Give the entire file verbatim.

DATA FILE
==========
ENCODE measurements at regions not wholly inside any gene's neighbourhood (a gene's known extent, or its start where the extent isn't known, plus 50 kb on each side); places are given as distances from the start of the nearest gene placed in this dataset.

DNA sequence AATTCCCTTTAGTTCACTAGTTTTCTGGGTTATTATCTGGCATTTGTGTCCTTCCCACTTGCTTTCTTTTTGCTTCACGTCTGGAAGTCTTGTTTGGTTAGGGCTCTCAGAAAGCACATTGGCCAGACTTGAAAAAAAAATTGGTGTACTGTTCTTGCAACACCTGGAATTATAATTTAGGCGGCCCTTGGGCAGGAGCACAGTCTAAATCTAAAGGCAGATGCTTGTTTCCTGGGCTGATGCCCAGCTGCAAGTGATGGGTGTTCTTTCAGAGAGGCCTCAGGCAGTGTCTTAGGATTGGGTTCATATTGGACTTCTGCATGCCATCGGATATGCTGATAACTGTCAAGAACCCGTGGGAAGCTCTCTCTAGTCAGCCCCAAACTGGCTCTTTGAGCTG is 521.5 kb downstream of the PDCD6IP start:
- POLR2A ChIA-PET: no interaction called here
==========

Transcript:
ENCODE measurements at regions not wholly inside any gene's neighbourhood (a gene's known extent, or its start where the extent isn't known, plus 50 kb on each side); places are given as distances from the start of the nearest gene placed in this dataset.

DNA sequence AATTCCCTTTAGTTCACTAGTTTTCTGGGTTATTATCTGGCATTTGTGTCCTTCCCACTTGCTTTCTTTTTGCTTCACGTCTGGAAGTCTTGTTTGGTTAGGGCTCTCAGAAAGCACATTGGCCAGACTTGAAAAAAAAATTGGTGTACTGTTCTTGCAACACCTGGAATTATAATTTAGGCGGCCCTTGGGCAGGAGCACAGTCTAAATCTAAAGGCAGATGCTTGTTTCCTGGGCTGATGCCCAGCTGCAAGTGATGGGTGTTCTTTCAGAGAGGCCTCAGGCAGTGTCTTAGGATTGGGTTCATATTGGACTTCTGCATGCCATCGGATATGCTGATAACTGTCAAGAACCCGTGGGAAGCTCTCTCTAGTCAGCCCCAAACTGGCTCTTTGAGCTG is 521.5 kb downstream of the PDCD6IP start:
- POLR2A ChIA-PET: no interaction called here